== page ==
Senate Reaches Agreement to Extend Tax Breaks
Business + Economy

Senate Reaches Agreement to Extend Tax Breaks


A bipartisan group of Senate tax-writers clinched a tentative deal on Wednesday to renew dozens of business tax breaks that have expired or will lapse at year-end, two top senators said, with further action set for Thursday.

The rare bipartisan pact crafted by Democrats and Republicans on the Senate Finance Committee would also prevent the alternative minimum tax, intended to ensure the rich pay some taxes, from creeping into the tax bite on the middle class.

"This effort has proven that legislating can still be done if both sides work together," Senator Max Baucus, the committee's Democratic chairman, said.

Lawmakers trimmed almost a quarter of the tax breaks in the draft, including a tax credit the wind energy industry has argued is critical.
The deal must still be reconciled with competing demands in the Republican-controlled House of Representatives, but a bipartisan agreement in the Senate is notable progress.

Some energy tax breaks are more controversial among Republican House conservatives, who also might not agree to extending the tax breaks without offsetting spending cuts.

The billions of dollars in tax breaks are among the items Congress faces before the end of the year, though a final deal is unlikely before the November 6 presidential and congressional elections.

This group of provisions is known as the "tax extenders" because they expire every year and typically are extended.

They represent just some of many fiscal policy issues converging at the end of 2012 in what is being called the "fiscal cliff." It includes hundreds of billions of dollars in expiring income tax cuts and automatic federal spending cuts.

Big companies will likely cheer the extenders deal, with many benefiting from the popular research and development tax credit, one of the biggest in the package.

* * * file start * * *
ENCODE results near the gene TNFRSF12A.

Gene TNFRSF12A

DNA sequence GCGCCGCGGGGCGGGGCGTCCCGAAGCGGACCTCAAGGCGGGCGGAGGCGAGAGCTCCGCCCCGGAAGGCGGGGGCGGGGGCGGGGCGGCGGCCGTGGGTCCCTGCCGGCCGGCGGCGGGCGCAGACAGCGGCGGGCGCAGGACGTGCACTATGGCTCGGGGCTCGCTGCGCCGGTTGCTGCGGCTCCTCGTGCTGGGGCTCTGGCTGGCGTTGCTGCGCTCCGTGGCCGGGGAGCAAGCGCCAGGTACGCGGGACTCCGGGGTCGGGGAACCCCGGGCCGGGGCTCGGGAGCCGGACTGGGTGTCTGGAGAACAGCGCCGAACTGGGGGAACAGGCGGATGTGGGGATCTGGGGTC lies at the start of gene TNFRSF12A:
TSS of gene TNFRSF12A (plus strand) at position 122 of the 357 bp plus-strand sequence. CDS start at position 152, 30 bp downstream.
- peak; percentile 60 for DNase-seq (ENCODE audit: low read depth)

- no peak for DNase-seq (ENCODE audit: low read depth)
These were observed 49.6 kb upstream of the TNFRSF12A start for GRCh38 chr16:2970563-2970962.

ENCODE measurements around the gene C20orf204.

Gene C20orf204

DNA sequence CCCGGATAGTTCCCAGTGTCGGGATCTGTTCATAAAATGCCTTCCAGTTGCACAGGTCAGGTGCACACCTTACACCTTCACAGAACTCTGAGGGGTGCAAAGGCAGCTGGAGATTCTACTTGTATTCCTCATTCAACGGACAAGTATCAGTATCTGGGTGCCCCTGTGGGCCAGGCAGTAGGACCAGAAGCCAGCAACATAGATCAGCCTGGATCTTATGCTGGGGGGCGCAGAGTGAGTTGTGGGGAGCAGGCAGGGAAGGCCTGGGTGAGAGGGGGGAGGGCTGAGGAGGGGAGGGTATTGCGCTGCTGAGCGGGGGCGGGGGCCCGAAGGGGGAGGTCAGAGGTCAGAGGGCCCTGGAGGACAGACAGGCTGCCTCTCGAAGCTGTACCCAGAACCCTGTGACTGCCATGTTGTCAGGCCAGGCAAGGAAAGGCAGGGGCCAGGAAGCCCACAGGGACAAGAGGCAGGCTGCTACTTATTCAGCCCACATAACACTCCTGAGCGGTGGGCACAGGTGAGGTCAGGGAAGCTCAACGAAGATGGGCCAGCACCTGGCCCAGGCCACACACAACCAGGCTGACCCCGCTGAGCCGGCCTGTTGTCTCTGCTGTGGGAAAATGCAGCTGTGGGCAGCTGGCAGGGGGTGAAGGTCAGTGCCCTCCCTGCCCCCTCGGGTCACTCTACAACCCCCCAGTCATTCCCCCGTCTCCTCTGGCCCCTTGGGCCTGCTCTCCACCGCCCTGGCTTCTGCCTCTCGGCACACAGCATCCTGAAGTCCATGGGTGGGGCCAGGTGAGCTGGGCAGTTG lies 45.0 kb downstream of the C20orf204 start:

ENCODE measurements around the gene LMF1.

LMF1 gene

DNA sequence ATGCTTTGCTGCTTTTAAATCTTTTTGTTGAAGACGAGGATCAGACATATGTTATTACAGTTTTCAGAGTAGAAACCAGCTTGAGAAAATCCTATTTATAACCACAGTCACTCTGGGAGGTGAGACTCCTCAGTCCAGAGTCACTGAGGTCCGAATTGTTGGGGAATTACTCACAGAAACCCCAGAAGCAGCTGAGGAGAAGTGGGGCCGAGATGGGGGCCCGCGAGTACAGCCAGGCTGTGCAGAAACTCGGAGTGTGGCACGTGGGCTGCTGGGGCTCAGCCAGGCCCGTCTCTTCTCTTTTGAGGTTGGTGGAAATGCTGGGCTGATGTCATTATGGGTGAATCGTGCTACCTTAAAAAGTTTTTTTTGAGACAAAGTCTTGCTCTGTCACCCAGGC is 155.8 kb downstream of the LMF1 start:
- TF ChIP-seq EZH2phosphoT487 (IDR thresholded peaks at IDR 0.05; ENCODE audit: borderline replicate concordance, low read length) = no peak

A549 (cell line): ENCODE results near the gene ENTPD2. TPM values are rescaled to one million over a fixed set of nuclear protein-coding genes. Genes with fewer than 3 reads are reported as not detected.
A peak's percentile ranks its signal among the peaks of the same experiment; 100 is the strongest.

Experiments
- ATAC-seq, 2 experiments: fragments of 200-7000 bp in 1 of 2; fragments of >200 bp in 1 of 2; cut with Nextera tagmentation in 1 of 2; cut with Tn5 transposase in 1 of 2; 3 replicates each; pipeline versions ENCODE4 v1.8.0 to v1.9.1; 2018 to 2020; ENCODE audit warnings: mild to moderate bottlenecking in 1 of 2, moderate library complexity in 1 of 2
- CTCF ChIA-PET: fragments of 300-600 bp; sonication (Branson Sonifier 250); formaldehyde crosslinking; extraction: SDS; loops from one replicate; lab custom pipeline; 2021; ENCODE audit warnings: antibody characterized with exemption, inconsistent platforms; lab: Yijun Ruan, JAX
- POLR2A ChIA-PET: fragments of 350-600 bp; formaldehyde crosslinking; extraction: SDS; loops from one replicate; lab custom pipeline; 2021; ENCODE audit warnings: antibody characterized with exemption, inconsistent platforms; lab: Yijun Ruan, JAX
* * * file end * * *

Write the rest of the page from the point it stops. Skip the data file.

Also included in the deal is renewal and extension of a tax break for banks and other financial institutions, and individual tax deductions for state and local taxes, for teachers and users of mass transit. The panel will work on the draft legislation, and possibly vote on it, on Thursday.

A draft of the legislation can be found here.

Left out of the deal is a 2.1-cents per kilowatt-hour production tax credit for wind energy, a tax break that the industry says is essential to developing more wind farms and supporting jobs at wind manufacturing plants. The production tax credit could be added as an amendment to the draft legislation, said Whitney Stanco, an energy policy analyst with Guggenheim Partners in an email to clients.

"The wind production credit is a priority for Chairman Baucus and he will continue to fight for it as the process continues," a Baucus spokesman said.

Democratic President Barack Obama has urged Congress to extend the credit, which has support from Republicans in states that are home to wind farms and manufacturing plants, such as Iowa and South Dakota.

But some Republicans have argued that the industry should be able to stand on its own. Republican presidential candidate Mitt Romney favors letting the credit expire, a campaign spokesman told the Des Moines Register earlier this week.

The head of the world's biggest wind turbine maker, Vestas, has said that the U.S. wind turbine market is likely to fall by 80 percent next year if the credit expires. The decision is also being closely watched by manufacturers such as U.S. conglomerate GE, Germany's Siemens, Spain's Gamesa and India's Suzlon.